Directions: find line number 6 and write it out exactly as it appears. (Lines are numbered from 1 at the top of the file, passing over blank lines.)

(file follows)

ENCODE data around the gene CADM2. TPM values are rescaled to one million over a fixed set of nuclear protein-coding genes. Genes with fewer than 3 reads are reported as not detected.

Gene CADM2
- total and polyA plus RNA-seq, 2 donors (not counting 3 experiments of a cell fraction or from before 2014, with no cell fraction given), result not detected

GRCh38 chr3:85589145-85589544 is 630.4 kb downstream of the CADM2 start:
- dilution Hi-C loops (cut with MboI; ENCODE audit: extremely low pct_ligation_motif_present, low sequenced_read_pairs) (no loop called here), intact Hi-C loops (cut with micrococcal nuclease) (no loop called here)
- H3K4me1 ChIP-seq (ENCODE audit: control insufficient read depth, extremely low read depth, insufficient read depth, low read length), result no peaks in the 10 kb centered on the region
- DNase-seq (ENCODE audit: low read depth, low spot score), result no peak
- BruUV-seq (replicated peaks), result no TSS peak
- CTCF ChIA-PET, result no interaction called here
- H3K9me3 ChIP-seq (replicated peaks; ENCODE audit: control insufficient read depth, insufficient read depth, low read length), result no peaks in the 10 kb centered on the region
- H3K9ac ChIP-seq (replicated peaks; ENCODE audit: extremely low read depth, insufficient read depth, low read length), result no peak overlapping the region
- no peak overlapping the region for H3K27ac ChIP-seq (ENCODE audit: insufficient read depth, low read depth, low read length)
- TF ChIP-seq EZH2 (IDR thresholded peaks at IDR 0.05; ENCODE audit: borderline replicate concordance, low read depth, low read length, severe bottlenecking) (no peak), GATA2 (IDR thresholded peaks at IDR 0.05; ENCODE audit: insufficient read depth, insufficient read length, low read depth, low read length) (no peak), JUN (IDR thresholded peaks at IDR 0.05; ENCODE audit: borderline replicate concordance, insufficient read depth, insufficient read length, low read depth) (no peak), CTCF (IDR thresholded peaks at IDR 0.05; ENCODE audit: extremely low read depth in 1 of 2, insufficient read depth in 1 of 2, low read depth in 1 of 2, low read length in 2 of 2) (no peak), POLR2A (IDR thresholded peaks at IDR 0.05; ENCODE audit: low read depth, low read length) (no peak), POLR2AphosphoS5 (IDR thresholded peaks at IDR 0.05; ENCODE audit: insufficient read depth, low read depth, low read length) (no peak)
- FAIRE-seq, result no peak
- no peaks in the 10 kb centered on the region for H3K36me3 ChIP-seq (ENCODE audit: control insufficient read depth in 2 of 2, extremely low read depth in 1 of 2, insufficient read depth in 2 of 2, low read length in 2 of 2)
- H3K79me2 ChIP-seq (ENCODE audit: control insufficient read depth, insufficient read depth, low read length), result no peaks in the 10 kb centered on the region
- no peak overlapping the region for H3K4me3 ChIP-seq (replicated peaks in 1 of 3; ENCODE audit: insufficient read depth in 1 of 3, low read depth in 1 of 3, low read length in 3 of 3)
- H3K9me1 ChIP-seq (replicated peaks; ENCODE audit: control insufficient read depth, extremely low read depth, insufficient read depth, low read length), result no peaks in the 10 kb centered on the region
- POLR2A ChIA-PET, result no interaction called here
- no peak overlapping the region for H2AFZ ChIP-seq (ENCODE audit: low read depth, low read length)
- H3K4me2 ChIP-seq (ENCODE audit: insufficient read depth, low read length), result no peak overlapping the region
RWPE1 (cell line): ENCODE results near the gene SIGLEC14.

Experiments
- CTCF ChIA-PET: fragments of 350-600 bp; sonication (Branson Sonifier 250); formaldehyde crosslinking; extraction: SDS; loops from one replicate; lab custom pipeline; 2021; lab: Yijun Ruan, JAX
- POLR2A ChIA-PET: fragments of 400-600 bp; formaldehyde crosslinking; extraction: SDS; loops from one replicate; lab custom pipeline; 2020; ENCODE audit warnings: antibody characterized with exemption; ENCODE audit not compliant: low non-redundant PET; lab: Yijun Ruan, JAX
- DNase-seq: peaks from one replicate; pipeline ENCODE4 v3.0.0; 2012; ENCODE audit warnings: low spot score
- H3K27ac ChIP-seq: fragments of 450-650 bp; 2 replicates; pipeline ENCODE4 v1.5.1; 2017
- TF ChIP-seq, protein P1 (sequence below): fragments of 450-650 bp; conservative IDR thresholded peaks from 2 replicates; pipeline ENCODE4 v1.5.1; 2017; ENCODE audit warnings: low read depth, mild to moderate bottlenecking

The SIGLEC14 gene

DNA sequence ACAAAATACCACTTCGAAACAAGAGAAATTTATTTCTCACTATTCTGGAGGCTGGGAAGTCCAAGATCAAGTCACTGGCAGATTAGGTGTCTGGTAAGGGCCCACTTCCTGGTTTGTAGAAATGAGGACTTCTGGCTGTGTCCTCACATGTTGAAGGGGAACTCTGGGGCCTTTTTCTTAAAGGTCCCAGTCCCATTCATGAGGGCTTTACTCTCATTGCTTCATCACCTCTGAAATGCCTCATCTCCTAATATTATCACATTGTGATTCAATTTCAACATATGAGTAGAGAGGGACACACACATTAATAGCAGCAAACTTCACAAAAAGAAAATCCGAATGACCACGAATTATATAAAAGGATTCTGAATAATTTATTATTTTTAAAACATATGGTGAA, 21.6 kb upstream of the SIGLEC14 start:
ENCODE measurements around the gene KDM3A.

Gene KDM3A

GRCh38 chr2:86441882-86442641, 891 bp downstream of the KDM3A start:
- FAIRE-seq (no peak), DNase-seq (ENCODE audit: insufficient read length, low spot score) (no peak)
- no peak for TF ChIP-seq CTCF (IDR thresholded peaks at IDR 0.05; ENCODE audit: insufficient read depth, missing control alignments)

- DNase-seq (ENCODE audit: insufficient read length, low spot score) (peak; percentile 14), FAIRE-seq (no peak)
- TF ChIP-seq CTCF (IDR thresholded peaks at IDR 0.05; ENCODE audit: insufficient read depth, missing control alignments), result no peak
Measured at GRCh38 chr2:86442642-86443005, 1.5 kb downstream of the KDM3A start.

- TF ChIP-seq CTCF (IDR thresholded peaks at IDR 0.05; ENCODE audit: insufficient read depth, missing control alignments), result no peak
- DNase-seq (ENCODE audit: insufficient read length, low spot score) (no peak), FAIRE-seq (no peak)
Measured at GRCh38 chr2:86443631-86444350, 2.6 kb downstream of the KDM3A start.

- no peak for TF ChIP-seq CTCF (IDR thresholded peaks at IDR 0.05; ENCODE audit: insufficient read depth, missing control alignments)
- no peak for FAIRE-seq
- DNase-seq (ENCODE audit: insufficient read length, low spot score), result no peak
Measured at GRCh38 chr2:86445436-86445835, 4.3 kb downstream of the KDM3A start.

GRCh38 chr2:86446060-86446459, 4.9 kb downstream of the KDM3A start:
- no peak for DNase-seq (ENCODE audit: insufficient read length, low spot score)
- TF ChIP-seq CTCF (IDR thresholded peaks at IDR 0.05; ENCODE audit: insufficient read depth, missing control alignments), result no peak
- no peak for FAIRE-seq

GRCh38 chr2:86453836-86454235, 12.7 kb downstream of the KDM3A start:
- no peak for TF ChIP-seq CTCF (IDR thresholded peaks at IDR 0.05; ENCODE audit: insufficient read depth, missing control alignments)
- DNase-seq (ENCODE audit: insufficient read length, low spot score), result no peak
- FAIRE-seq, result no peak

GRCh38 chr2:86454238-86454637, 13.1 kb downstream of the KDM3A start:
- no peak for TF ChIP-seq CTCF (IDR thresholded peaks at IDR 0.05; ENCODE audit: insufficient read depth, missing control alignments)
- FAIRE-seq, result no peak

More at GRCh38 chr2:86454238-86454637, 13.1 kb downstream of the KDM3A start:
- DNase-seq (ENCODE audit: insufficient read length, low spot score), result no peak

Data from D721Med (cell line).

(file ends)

- H3K4me1 ChIP-seq (ENCODE audit: control insufficient read depth, extremely low read depth, insufficient read depth, low read length), result no peaks in the 10 kb centered on the region